I think that was the only time that semester our professor veered off topic quite like that.  She normally was laser-focused on the essays themselves, without any editorializing.  This just added weight to her words that day.

As I drove home after class, I knew that I would never forget.


It’s easy to feel the way Jennifer did that day.  I know I have, plenty of times.  The old insecurities arise, threatening to sabotage the creative process and prevent the sharing of ideas.  Questions and accusations are quick to malign and judge and condemn:  What do I know?  Who would want to read anything I write?  Do I really have anything important or worthwhile to say?  Why am I fooling myself?  Who would listen to my advice or believe my characters or be interested in my stories?



It can be crippling if we let it.

And sometimes things happen, events take shape in the world around us–perhaps at the personal level, the local level, or maybe at the national or even global level–and we feel the need, the conviction to say something, do something, make some kind of meaningful difference.  In the face of such a conviction, however, it is all too easy to succumb to the doubts.  You are just one person, after all.  One voice among billions . . .



And what do you even write, anyway?  If you generally focus primarily on fiction, do you now need to scrap your “business-as-usual” projects and start crafting op-eds and social commentaries?



These are the sorts of questions I have asked myself more than once over the past few weeks.  I am deeply concerned–troubled, even–about what 2017 will bring.  And I admit–it has been hard to focus on fiction at times, hard to get lost in story and characters.  I am thisclose to finishing the first draft of the sequel to The Eye-Dancers.  And yet–is this novel I’m working on too small, too unimportant, just as my classmate worried her essay was twenty years ago?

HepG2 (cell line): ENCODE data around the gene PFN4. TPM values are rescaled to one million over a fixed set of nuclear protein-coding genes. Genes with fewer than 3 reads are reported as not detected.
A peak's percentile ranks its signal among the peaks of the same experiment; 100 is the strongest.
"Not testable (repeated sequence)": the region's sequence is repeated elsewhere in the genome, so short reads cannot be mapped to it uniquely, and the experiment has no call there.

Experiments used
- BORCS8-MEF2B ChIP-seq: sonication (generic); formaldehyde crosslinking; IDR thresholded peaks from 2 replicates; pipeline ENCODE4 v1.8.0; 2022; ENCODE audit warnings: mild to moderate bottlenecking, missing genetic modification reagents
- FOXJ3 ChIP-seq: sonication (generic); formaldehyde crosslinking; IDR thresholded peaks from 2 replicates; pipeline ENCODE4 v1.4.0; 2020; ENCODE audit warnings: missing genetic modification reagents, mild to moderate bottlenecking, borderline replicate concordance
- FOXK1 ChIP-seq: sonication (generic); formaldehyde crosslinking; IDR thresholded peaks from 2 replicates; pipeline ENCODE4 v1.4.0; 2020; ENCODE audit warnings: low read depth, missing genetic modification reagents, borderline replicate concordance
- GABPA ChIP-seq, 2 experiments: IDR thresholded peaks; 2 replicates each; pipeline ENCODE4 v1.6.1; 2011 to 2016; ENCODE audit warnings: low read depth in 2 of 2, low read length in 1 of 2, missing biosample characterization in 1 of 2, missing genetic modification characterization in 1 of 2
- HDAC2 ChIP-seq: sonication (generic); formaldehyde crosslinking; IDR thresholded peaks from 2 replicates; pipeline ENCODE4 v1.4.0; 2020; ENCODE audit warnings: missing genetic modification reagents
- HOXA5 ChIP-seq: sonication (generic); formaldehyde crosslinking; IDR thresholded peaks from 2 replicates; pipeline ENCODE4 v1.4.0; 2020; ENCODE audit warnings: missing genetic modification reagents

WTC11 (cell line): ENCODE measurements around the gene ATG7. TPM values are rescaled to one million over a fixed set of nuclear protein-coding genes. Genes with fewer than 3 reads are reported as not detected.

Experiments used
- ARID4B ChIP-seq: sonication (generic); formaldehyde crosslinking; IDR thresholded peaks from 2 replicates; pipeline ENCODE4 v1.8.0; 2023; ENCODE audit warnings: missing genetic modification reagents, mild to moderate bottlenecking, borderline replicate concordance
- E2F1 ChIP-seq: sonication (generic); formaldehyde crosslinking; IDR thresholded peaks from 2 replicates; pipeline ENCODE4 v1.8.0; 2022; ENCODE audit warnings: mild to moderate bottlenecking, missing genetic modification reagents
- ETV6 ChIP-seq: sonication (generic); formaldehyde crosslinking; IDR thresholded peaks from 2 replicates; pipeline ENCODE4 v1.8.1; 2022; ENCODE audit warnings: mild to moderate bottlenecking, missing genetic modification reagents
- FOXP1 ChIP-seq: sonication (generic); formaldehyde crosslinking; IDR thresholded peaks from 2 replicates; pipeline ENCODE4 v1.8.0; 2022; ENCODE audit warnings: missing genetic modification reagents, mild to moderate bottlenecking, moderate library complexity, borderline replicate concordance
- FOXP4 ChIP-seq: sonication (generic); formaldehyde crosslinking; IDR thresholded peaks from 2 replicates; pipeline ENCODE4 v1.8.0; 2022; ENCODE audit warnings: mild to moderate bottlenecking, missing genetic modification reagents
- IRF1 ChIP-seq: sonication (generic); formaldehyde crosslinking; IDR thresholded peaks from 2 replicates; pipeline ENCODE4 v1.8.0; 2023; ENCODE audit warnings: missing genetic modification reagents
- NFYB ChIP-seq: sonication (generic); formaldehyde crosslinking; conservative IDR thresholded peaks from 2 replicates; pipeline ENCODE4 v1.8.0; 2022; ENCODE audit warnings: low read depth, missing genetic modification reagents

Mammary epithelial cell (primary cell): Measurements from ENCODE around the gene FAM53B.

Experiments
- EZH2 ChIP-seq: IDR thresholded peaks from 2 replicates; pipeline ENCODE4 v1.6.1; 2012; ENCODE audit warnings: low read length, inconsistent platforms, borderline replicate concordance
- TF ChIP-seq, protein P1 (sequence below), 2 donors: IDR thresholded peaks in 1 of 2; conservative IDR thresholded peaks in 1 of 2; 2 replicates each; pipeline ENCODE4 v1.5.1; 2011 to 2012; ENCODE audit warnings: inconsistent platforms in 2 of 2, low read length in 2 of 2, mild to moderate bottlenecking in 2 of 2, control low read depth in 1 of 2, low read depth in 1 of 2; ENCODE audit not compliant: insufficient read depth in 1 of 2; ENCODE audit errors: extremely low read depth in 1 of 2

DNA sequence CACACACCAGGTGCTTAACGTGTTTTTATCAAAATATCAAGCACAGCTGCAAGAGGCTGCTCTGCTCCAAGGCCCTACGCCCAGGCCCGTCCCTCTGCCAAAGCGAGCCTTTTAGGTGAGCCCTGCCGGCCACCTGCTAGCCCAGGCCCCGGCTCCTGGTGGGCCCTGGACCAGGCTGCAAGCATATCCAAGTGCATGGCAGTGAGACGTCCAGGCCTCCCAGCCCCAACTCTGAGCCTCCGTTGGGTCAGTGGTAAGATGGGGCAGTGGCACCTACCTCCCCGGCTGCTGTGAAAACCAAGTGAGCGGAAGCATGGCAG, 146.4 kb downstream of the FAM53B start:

But no.  No, I don’t think it is.  And when I feel as though I should be writing something else, blogging about something else, I stop, take a breath, and remind myself.  Because though The Singularity Wheel is even more “out there” than The Eye-Dancers is, and though it features parallel worlds and quantum mechanics and a weird intergalactic virus that can snuff the protagonists right out of existence, it also, it is my hope, explores themes and ideas that are universal and enduring–themes like discovery, friendship, our connection to the universe and each other, understanding, and love.  And in the climate of 2017, when so many are so divided by so much, these are themes worth writing about.



So I write.  I write.  And I hope you will, too.  One voice becomes two, which in turn becomes four, and it expands exponentially, rising in pitch, impossible to ignore.



When that nagging inner critic tries to sabotage your attempts and tells you to deep-six your efforts, that what you have to say is too “small” and lacks the scope to make a difference in a world so much in need of healing, fight back.  Write that story.  Craft that article or poem.  Post that blog.  And realize that your truth, your message, your courage to speak out and speak up is like a ripple in a pond, spreading and multiplying.  And inspiring others to join you.



Now, more than ever, let your voice be heard.

Thanks so much for reading!


%d bloggers like this: